Salted Egg Yolk Cookies

Dear salted egg yolk, let me count the ways I love thee… whole in mooncakes, molten in steamed buns, coated on crispy salmon skin and drenched over crabs/prawns/pork ribs/insert favourite food here. You with humble beginnings in the past have risen to cult status today. Everybody wants a piece of you! If you would just grace my Chinese New Year cookies with your presence, it would delight my kinfolk endlessly and maybe, just maybe, even double my ang pow (red packet) earnings. ~ Yours sincerely, salted egg yolk lover.

What else is there left to say? Just. Bake. It. These golden melt-in-your-mouth cookies are so addictive you might want to double the recipe.

(Milk powder is optional, omit it for an unadulterated salted egg yolk punch.)


(Yields: 60 cookies)

120g unsalted butter, softened at room temperature
40g caster sugar
20g icing sugar, sifted
4 cooked salted egg yolks, mashed
180g plain flour
20g corn flour
1 tbsp milk powder (optional)
¼ tsp baking powder
3/8 tsp fine salt

1 egg yolk, lightly beaten with 1 tsp of water for egg wash
White sesame seeds for decorating


  1. Cream butter, caster sugar and sifted icing sugar together until light and fluffy.
  2. Beat in the mashed salted egg yolks
  3. Sift flour, corn flour, baking powder and salt together, then add sifted flour mixture into the butter mixture on low speed until the dough is just combined.
  4. Wrap dough in cling wrap and chill for 1-2 hours.
  5. Preheat oven to 170oC 
  6. On a floured surface, roll dough out into 5mm thickness and cut into desired shape.
  7. Brush the top of the cookies with beaten egg yolk and sprinkle sesame seeds on top.
  8. Bake in preheated oven for about 8 minutes or until edges of cookies start to brown.
  9. Let cookies cool completely before serving or storing in an airtight container.

44 thoughts on “Salted Egg Yolk Cookies”

  • Thanks for the recipe..I bake for my chinese friend for CNY this year..Its something unique and acquired taste..Fall in love with it will make for this coming Hari Raya..

    • The baked cookies don’t have to refrigerated, but do store them in an air-tight container. They can last for at least a week or more depending on how well you store them.

  • Hi, can the dough be left in the fridge overnight then taken out the next day to roll and shape and bake??

    Thinking of making the dough batch now, then baking tomorrow evening.. not enuff time to do everything at one go.

    Pls advise!!

  • Hi there, thanks for sharing this recipe. I was wondering if Step 4 is necessary, or can we use the dough without chilling it ?

      • I’ve put it in the fridge as you’re right about the dough being a bit harder to manage fresh. Do I need to thaw it for a while before rolling it out in 5mm thickness?

  • May I know what’s the reason for my cookies to break so easily? I omitted tge icing sugar as I didn’t want it to be so sweet. Tasted yummy but before it enters my mouth, it breaks.

    • When you omit the icing sugar, there is less dry ingredients in the mixture to bind it together and hence the cookie is crumbly. I would recommend adding the icing sugar back as icing sugar does not add that much sweetness.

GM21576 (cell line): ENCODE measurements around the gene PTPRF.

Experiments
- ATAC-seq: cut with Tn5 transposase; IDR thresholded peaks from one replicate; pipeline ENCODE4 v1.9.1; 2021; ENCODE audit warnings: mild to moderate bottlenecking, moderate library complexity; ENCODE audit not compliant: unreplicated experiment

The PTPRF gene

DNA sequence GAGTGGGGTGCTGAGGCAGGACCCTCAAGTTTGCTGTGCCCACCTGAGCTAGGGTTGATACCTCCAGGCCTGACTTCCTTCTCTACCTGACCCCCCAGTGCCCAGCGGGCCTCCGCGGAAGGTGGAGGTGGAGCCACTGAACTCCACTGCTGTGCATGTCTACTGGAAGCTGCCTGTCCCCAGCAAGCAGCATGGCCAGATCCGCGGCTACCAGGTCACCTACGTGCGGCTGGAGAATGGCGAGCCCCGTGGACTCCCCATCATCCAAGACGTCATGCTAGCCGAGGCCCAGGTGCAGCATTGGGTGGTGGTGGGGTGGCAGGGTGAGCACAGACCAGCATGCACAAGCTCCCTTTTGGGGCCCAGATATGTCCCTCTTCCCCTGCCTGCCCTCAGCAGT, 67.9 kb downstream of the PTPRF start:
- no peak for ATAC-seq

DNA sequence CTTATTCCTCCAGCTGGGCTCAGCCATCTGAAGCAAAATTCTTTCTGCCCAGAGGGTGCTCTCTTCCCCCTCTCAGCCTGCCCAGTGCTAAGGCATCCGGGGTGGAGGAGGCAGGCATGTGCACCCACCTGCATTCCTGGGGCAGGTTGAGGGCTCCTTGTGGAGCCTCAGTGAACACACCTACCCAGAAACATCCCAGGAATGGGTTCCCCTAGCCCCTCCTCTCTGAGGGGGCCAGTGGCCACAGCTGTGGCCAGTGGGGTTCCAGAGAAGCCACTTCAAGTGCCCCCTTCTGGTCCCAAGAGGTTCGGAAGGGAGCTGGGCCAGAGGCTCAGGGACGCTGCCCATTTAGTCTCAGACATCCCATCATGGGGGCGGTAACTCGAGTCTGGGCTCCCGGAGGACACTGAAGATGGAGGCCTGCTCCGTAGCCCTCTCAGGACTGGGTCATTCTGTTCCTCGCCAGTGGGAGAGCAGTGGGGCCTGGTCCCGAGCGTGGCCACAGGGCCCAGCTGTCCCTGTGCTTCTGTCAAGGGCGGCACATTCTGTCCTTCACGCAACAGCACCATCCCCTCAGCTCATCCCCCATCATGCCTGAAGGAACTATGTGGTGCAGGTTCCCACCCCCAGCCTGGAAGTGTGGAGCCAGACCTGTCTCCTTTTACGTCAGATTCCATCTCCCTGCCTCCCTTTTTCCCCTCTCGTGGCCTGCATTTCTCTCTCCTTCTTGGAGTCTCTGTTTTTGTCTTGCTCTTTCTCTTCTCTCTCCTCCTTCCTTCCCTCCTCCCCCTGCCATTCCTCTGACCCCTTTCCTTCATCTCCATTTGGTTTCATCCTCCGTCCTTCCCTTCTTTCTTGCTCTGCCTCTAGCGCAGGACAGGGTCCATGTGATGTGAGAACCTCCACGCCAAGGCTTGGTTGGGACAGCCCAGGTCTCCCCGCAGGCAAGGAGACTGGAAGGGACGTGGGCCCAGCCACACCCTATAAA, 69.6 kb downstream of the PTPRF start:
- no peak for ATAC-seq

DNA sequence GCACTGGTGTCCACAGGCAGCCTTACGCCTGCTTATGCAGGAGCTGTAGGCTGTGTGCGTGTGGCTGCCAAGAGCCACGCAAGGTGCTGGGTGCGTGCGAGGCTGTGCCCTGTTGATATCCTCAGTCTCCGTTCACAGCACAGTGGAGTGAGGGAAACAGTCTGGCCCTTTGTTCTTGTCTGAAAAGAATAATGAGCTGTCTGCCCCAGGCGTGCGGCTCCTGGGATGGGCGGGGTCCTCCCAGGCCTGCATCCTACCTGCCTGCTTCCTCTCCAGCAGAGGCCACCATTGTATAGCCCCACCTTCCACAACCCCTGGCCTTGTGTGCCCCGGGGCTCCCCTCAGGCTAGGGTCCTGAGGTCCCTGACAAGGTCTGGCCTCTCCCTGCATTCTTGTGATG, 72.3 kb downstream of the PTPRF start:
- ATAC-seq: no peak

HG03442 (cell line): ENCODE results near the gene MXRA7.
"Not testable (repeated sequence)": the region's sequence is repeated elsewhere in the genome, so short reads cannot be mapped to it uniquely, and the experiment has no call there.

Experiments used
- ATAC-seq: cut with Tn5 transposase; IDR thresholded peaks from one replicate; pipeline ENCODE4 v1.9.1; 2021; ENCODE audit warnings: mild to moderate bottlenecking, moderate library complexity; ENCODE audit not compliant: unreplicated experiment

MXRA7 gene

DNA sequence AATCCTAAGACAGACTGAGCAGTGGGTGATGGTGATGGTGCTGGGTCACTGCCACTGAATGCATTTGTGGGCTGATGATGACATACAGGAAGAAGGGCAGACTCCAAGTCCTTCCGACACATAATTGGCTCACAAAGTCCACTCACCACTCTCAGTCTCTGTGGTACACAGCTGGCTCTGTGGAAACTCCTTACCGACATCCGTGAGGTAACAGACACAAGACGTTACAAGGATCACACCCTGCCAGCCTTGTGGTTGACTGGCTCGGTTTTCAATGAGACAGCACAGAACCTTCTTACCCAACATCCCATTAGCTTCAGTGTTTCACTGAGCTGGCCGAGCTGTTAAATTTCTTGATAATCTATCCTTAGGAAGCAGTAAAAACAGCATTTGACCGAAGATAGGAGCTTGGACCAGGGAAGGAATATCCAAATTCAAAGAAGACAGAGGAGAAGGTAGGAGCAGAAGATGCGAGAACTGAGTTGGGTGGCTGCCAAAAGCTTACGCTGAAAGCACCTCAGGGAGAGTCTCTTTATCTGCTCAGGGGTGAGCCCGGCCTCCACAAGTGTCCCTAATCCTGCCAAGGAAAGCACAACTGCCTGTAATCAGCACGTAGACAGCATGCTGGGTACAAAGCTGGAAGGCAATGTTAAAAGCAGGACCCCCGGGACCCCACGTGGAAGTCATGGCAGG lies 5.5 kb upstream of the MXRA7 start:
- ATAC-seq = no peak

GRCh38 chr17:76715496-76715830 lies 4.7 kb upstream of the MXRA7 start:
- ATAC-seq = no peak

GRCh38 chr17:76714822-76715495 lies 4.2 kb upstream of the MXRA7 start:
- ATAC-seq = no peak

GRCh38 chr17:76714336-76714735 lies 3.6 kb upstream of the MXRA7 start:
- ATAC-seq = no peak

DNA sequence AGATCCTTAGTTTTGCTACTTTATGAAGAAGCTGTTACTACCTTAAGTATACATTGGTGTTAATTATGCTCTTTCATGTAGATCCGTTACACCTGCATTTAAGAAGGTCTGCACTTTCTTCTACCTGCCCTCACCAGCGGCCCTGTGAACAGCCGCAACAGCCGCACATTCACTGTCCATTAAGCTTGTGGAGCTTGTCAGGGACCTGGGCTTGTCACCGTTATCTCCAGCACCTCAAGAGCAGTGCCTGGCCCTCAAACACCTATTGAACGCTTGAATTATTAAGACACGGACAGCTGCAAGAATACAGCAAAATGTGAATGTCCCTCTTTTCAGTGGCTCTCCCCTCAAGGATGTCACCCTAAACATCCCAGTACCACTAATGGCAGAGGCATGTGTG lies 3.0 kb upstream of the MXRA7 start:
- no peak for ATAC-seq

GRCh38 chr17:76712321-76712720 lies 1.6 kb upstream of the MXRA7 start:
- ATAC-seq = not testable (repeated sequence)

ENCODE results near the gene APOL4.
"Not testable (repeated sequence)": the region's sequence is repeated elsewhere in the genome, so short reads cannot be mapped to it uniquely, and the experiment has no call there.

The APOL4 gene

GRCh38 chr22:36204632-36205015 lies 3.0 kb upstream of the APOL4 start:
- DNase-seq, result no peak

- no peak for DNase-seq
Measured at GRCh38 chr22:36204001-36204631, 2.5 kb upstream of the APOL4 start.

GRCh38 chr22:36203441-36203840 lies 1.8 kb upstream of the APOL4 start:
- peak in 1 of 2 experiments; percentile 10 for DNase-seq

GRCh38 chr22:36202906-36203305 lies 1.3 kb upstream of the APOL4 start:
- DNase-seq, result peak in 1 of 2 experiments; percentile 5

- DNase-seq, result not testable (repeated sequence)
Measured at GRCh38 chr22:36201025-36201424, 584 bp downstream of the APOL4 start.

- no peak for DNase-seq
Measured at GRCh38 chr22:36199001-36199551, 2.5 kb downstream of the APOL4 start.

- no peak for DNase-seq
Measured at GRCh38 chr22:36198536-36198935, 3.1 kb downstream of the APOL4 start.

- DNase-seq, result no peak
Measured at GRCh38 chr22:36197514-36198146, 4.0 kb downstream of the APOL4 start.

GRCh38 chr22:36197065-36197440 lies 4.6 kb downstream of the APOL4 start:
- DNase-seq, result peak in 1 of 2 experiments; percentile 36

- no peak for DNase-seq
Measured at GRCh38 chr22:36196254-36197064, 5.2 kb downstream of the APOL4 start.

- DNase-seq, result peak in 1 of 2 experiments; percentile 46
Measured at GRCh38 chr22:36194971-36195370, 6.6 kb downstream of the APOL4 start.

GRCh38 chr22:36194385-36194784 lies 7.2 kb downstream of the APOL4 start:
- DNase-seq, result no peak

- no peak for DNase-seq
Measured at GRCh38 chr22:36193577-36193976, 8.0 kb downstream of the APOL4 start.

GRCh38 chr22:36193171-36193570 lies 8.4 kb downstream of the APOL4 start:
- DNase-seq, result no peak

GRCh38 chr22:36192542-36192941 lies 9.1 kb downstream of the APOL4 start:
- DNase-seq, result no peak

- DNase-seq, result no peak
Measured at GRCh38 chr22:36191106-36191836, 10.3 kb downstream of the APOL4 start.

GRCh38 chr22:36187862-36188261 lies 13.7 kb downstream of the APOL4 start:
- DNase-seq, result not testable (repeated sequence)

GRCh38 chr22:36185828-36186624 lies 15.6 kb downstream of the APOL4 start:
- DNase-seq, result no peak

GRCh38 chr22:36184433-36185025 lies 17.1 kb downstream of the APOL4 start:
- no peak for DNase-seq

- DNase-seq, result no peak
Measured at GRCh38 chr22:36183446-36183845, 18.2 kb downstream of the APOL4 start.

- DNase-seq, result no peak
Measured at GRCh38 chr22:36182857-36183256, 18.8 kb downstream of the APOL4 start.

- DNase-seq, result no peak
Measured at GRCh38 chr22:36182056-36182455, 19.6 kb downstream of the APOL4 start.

• I’ve never used powdered salted egg yolk before so I’m not sure what the measurements and taste would be like when using it. If you can get hold of the actual salted duck eggs themselves, I would highly recommend using the whole eggs.

  • Just baked these cookies and they taste yummy! Texture is like cashew cookies.

    I only used 3 egg yolks as one egg was spoilt so the salted egg york taste is not as strong. I didn’t add milk powder as well. I used whisk to cream the butter, spatula and hands to mix in the flour as I don’t have a mixer.

    I actually flatten the dough while it’s wrapped in the cling wrap to reduce the amount of mess I make and they don’t stick to my hands.

    Baking times depend on your cookie size. I made 33 cookies and I baked for 16 mins.

    I would highly recommend you guys to try it too!

  • Hi,
    I wonder if you use pastry flour or all purpose flour?
    Because I made this recipe a couple of days ago and my cookies got very very crumbly.
    I used all the ingredients accordingly.
    Followed the steps too, except for the baking time, because after 8 min my cookies were still undercooked.


    • I used plain flour, all purpose flour is fine too. The cookies are supposed to be melt-in-your-mouth so the texture is a bit crumbly. If you like it less crumbly you can add more flour. The baking time may differ if your cookies are larger/thicker than ours.

  • My bread is not fluffy even though its soft. I noticed after baked the bottom a portion of it the dough did not rise even though it has rise double in size before putting in the oven. Please help me to identify the problem.

    • If your oven has a fan function, you can use it. I find the heat more even that way but not everyone has an oven with a fan function

  • Hi. For the salted egg. Can I use the salted egg powder hat I buy fr ntuc? If can how much should I use? Please advice thanks.

  • I used five salted egg yolks but my friends commented it tasted like butter cookies and they can’t taste the salted egg yolks. Could it be because I mashed the salted eggs too much? Thanks

  • Hihi, I tried replaced the mashed salted egg yolks w 5 tablespoon of knorr salted egg yolks, need to add fresh milk like 2-3 tablespoon (until form a soft dough). It’s taste great.

    Thanks lots for your recipe

Leave a Reply

Your email address will not be published. Required fields are marked *